Another item with a similar ring to events taking place at present was a warning that vital minutes could be lost by firemen at Haverhill – with possible loss of life – because of threatened spending cuts.

Suffolk county councillors were about to consider an £8,400 cut by not filling a vacancy for a full-time fireman at the Haverhill station. Suffolk’s new fire chief, Mr Terry Miles, was set to warn the fire and public protection committee this would mean occasions on which there would be a delay in arriving at a fire.

There were red faces at Felixstowe after the Christmas lights were switched on by the Mayor, Mr Cyril Webb. About 15 minutes after the switch-on, street lamps in the town went out when the main fuse blew.

Mr Webb said: “I got a lot of teasing and flak but as I said – well, you can’t have everything like street lights AND Christmas lights on the council rate.”

The use of a tigress in a publicity stunt in Ipswich was attacked by the town’s RSPCA chief.

Days gone by 
Eadt 30 Nov 1981Days gone by Eadt 30 Nov 1981

Celebrity animal Emma – from the Tiger in Your Tank television advert – was used in a garage’s Peugeot sales promotion. Large crowds stroked and patted it as it sat on the roof of a new car at Howes garage in St Matthew’s Street.

Mrs Shirley Fulcher, chairman of the East Suffolk and Ipswich branch of the RSPCA, said she was horrified and saddened by the use of the tigress as a publicity gimmick. Howes’ sales manager Mr Gerry Hind said the animal was not being treated cruelly. “She is very, very tame and used to this sort of thing,” he added.

Meanwhile, an EADT photographer, Ian Hulland, had been busy putting the focus on Water Babies who were taking the plunge for the first time at Bury St Edmunds sports and leisure centre.

Entertainment

Gilbert and Sullivan fans were getting ready for a production of Iolanthe at the Gaumont Theatre while pop fans could book their seats for a variety of live shows being staged over the next week.

The four separate shows on offer were: Bucks Fizz, The Nolans, Billie Jo Spears and then Gary Glitter with his Christmas Show. (Ticket prices ranged from £2.50 to £4.50).

The Holbrook Compasses offered mainstream jazz with the Kenny Franks Quintet.

At the cinema you could choose between Friday the 13th (Part Two) or An American Werewolf in London. Also showing were Endless Love, Franco Zeffirelli’s romantic drama starring Brooke Shields, with Tom Cruise making his screen debut, and Tess, a Roman Polanski directed film adaptation of the Thomas Hardy novel, Tess of the d’Urbervilles, starring Nastassja Kinski and Peter Firth.

Days gone by 
Eadt 30 Nov 1981Days gone by Eadt 30 Nov 1981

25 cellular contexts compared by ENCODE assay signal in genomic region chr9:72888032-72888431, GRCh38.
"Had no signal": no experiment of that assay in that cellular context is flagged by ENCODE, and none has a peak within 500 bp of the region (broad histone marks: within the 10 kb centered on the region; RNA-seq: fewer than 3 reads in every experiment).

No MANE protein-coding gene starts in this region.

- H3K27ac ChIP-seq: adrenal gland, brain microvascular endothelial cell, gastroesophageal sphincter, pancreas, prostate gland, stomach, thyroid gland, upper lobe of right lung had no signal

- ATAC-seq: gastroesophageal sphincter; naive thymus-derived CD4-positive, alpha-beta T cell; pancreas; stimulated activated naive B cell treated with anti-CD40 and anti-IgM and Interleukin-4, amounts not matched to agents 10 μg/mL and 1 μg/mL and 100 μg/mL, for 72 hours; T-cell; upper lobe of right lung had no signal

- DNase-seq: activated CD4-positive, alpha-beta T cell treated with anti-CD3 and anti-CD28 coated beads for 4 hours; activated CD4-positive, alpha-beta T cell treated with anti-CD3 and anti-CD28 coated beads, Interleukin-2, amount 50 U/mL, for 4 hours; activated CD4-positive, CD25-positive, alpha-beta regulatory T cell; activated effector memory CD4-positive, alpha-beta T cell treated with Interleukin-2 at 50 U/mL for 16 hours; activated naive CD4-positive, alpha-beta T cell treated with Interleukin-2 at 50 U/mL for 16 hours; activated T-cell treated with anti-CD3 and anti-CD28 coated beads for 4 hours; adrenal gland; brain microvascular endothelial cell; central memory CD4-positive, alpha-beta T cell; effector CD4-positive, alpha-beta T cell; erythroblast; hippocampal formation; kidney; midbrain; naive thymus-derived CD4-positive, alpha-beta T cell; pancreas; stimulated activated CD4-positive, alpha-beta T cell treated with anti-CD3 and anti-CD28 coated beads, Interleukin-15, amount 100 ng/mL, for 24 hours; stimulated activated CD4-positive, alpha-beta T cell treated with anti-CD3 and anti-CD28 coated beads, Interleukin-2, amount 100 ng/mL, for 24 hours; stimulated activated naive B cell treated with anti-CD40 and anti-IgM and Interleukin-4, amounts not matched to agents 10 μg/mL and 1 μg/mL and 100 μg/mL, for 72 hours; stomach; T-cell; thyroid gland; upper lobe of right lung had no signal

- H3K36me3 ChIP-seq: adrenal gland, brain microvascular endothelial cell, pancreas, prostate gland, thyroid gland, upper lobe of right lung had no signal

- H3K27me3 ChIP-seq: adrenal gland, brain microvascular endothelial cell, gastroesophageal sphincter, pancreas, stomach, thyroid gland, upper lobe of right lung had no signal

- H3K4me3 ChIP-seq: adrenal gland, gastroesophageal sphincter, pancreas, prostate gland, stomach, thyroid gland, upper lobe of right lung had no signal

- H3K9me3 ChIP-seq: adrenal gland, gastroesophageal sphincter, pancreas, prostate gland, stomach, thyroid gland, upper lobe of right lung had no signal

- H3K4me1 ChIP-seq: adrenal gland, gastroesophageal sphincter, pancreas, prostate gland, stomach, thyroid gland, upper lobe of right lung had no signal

On television, BBC1 had the sci-fi series Blake’s Seven and Barry Norman’s Film 81, including a report on the British Film Awards in which Gregory’s Girl (starring John Gordon Sinclair and Dee Hepburn) was a main contender.

BBC2 was screening a special programme about Cliff Richard. Entitled “Why should the devil have all the good music?” it was exploring Cliff’s gospel singing.

The adverts

Something described as “the funniest magazine in town” was about to arrive at local newsagents. It was the new Disney publication -- “all colour and full of laughs.” It cost 25p.

With the countdown to Christmas well under way, readers were being enticed with ideas for gifts. Books (“they make lasting presents”) were high on the list and the Ancient House Bookshop in the Buttermarket in Ipswich was offering “hundreds of bargains at about half the published price.” Bestsellers included The Day Job, by Terry Wogan, Hugh Johnson’s Pocket Wine Book, Brideshead Revisited by Evelyn Waugh, and The French Lieutenant’s Wife by John Fowles.

The Wolsey Theatre was advertising “a delightful family musical for the Christmas season” – Anne of Green Gables.

For any Scalextric enthusiasts in the family the Everybodys Hobbies store in Gt Colman Street in Ipswich was the place to go. “Price beaters” on offer included Starter Set at £25.99, Rally Cross (£36.35), Formula 1 (£41.95) Le Mans (£51.45) and De Luxe (£54.35). The Super Stox Set, which “jumps ramps and runs both ways,” could be purchased for £44.95 (list price £55.95).

For younger readers...

The early stirrings of equal job opportunities for females surfaced in the EADT’s Junior Times section with a feature on “Women in a Man’s World”. This included a picture demonstrating “how a girl can climb to the top in a job formerly thought suitable only for men.” Jacqueline Hache, aged 22, was seen working at the top of a telephone pole. Various other women serving in the armed forces were also captured in action.